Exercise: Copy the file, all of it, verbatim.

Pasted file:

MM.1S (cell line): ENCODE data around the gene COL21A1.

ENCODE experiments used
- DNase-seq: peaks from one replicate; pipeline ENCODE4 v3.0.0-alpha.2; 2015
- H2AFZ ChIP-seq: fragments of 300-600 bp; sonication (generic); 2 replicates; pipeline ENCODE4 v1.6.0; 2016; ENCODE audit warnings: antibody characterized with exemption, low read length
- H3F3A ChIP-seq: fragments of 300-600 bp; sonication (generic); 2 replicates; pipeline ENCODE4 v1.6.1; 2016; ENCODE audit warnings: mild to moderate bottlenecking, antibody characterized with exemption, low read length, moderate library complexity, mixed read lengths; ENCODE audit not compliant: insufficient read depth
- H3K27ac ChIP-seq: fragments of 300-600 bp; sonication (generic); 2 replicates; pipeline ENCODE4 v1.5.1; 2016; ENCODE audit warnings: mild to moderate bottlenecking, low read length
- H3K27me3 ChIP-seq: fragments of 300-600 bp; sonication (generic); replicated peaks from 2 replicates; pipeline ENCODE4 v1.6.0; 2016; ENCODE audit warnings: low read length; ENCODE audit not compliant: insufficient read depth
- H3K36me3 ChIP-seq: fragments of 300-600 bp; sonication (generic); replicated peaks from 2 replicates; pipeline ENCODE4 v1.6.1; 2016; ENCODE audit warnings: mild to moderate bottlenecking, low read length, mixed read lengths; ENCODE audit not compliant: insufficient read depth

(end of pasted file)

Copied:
MM.1S (cell line): ENCODE data around the gene COL21A1.

ENCODE experiments used
- DNase-seq: peaks from one replicate; pipeline ENCODE4 v3.0.0-alpha.2; 2015
- H2AFZ ChIP-seq: fragments of 300-600 bp; sonication (generic); 2 replicates; pipeline ENCODE4 v1.6.0; 2016; ENCODE audit warnings: antibody characterized with exemption, low read length
- H3F3A ChIP-seq: fragments of 300-600 bp; sonication (generic); 2 replicates; pipeline ENCODE4 v1.6.1; 2016; ENCODE audit warnings: mild to moderate bottlenecking, antibody characterized with exemption, low read length, moderate library complexity, mixed read lengths; ENCODE audit not compliant: insufficient read depth
- H3K27ac ChIP-seq: fragments of 300-600 bp; sonication (generic); 2 replicates; pipeline ENCODE4 v1.5.1; 2016; ENCODE audit warnings: mild to moderate bottlenecking, low read length
- H3K27me3 ChIP-seq: fragments of 300-600 bp; sonication (generic); replicated peaks from 2 replicates; pipeline ENCODE4 v1.6.0; 2016; ENCODE audit warnings: low read length; ENCODE audit not compliant: insufficient read depth
- H3K36me3 ChIP-seq: fragments of 300-600 bp; sonication (generic); replicated peaks from 2 replicates; pipeline ENCODE4 v1.6.1; 2016; ENCODE audit warnings: mild to moderate bottlenecking, low read length, mixed read lengths; ENCODE audit not compliant: insufficient read depth